Thanks to Merritt Blakeslee for contributing this article!
West Harbor Pond in Boothbay Harbor is not your ordinary Maine lake. It came into being in 1880 when an entrepreneur dammed the mouth of Campbell’s Cove, a tidal saltwater estuary of Boothbay Harbor, for use as an ice pond. To render the impounded water suitable for making natural ice, a 10-inch cast-iron siphon was installed to evacuate the saltwater.
Normal freshwater lakes experience seasonal turnover that reoxygenates the deoxygenated water below the thermocline, ensuring the health of the aquatic environment. Until recently, however, West Harbor Pond did not experience this turnover because it had never been completely free of saltwater.
Route 27 causeway at lower end of West Harbor Pond with 1880 siphon (red) and 2018 replacement siphon (orange)
West Harbor Pond consists of a lower basin with a maximum depth of 25’ and an upper basin with a maximum depth of 37’, divided by a ridge with a depth of 18’. Because the intake of the 1880 siphon reached only to a depth of about 15’, the saltwater below that depth was not removed. This saltwater, being denser than the freshwater that the Pond receives from its tributaries, accumulates at the bottom, where its greater density prevented seasonal turnover and reoxygenation of the Pond. Thus, even during the period when the 1880 siphon was operating, the water below the 15-foot level remained entirely deoxygenated. Moreover, the Pond receives regular infusions of saltwater, which floods into the Pond in large quantities during king tides when the water from the inner harbor overtops the small dam in the box culvert.
In 2008, the 1880 siphon fractured, and thereafter the water in the upper level of the Pond began to deteriorate, with rising salinity and decreasing oxygen. In 2013, the West Harbor Pond Watershed Association, formed in 2009 with the mission of protecting and preserving the Pond, made the connection between this deterioration and the broken siphon and began testing the water column for salinity and dissolved oxygen. Their testing showed that below 15’ the Pond was a dead zone, its water highly saline, completely deoxygenated, and permeated with hydrogen sulfide, the natural product of vegetative decay in an anoxic environment. And the WHPWA feared that, with the failure of the 1880 siphon, the interface between the oxygenated and deoxygenated water was gradually rising.
The Association appealed to the state and municipal governments to repair the 1880 siphon, but to no avail. The State argued that it did not own the siphon – even though it ran through the dam that supported State Route 27 – and had no responsibility for repairing it. The Town argued that, because the Pond has no public beach or boat launch, it would be improper to devote public monies to what was, in its view, a private community.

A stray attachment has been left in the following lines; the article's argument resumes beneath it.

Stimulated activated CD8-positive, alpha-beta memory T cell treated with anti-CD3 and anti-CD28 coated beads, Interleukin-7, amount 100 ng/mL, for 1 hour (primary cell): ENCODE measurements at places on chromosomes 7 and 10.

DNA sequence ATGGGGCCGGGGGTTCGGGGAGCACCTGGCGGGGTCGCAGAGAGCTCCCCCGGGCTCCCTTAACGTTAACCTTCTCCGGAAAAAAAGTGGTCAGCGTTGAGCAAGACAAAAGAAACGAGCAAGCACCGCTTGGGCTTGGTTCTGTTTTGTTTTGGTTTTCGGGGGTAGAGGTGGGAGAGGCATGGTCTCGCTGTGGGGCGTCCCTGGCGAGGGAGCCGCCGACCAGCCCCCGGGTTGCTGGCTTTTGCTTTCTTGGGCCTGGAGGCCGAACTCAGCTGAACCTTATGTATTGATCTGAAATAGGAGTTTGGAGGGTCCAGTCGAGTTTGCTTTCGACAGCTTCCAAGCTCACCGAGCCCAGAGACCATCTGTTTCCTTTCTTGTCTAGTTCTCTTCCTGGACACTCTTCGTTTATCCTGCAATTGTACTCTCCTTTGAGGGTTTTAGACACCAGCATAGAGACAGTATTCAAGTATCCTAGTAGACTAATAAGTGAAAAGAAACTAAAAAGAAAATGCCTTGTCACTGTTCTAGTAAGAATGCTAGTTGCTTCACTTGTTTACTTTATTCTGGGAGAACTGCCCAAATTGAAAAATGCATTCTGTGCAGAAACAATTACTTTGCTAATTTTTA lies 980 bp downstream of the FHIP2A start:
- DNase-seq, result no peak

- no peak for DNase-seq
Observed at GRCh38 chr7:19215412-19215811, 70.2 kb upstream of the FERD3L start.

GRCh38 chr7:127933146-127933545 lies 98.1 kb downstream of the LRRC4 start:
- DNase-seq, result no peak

In 2016, the Boothbay Region Water District generously offered to donate used six-inch high-density polyethylene water pipe, and the labor to fuse it, for use in the construction of a replacement siphon, provided that the WHPWA hire an engineering firm to draw up plans for the new siphon. The next year the WHPWA, with the support of the Town of Boothbay Harbor, received a Coastal Communities grant from the Maine Coastal Program of the Department of Agriculture to cover the engineering costs. In 2018, with the plans and permits in hand, the WHPWA launched a fund-raising campaign that netted over $60,000 in private donations from the Boothbay community in a matter of three months to replace the broken siphon.
The replacement siphon was installed in the winter of 2018-2019. Its intake is located at a depth of 25’, the deepest point of the lower basin. A page describing the five-year effort to replace the broken siphon can be found on the Pond Association's website at https://www.westharborpond.org/the-siphon-1. This page also contains a photo-essay titled “Green Dye on the Water” chronicling the siphon’s installation (last item on webpage).
This is an excerpt from Merritt Blakeslee’s article on West Harbor Pond.
READ the full story & see more photos of this pond HERE!.
Jeremy Deeds (Maine DEP)
Consider the two lakes in the photographs above. The one on the left is smaller and shallower with abundant aquatic plant growth. The lake on the right is larger, deeper, and aquatic plants grow sparsely in isolated sections along its shore. Different as they are, these lakes share similarities, too. They are both found in largely undeveloped watersheds and have naturally vegetated shorelands. Since they are both in watersheds with minimal human-induced changes to the landscape, should we expect them to have similar water quality conditions? Now imagine that each lake had 100% of its shoreland area converted to residential house lots, manicured lawns, hundreds of septic tanks, and a network of dirt roads. How would the water quality in these lakes change? Would they both change in the same way, or would we expect these lakes to respond to those land use modifications differently?
Drive approximately 270 miles west from Bethel, Maine, and you will come to the Adirondack Park, 6.1 million acres that contain more than 10,000 lakes, 30,000 miles of rivers and streams, and an estimated 200,000 acres of old-growth forest. In an excellent video about Adirondack lake science, researchers describe how they have been sampling hundreds of lakes in the Park using a custom-built twin-prop float plane. They also explain how wetlands, upland vegetation communities and atmospheric pollution (nitrogen, especially) influence lake water chemistry.
This well-produced video is a great introduction to some facets of lake science - ecosystem processes that are as relevant to Maine lakes as they are to the lakes of upstate New York.
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